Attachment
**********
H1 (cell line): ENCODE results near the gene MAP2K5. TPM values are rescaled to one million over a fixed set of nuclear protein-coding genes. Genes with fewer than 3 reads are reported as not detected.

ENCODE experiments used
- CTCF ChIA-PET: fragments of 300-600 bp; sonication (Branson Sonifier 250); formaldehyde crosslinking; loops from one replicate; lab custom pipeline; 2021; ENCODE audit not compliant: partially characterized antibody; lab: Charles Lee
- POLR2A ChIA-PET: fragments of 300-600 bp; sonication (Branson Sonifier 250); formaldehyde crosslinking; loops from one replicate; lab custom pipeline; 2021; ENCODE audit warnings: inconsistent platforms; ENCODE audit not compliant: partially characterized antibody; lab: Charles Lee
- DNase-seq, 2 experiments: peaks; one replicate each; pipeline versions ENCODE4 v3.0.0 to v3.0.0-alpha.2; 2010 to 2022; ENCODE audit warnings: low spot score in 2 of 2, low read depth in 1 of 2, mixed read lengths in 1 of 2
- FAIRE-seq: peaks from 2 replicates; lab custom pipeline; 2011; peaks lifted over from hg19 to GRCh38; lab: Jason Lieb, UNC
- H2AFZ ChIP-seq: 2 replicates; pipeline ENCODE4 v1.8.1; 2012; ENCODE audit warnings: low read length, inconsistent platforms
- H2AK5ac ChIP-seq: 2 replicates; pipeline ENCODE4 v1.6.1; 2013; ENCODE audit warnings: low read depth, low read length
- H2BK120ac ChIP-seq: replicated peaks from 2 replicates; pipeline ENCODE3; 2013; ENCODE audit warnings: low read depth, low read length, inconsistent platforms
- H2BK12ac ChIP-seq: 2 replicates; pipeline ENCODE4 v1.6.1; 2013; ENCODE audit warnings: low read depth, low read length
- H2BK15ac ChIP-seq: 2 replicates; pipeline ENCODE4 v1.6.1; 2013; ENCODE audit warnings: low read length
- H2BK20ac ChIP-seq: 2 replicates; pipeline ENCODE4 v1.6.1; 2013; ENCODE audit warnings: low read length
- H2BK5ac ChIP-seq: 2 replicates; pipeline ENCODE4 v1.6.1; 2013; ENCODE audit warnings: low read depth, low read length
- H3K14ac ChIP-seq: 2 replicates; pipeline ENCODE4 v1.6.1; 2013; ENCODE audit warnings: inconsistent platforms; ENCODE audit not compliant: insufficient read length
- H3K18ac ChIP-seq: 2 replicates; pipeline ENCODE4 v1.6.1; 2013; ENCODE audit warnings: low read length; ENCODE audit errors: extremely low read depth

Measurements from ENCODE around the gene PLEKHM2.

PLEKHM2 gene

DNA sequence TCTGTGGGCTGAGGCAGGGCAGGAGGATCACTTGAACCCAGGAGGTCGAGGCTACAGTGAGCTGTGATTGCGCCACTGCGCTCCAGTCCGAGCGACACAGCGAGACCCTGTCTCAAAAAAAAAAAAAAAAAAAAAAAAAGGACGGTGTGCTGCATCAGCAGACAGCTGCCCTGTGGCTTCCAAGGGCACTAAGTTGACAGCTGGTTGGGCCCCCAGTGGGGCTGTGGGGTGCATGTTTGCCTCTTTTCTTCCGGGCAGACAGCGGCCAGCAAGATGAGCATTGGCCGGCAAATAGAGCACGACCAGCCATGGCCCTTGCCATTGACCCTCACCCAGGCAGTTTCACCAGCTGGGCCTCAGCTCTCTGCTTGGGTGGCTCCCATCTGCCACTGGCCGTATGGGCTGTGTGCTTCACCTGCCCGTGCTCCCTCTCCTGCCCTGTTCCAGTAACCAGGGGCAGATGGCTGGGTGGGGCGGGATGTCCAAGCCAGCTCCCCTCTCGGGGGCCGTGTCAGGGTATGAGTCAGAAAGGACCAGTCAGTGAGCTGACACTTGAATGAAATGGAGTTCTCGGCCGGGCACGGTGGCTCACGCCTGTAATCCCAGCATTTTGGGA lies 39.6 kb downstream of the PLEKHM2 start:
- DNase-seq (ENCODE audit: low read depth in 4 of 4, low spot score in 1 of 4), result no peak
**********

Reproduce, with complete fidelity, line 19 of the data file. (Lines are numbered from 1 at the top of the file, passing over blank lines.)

- DNase-seq (ENCODE audit: low read depth in 4 of 4, low spot score in 1 of 4), result no peak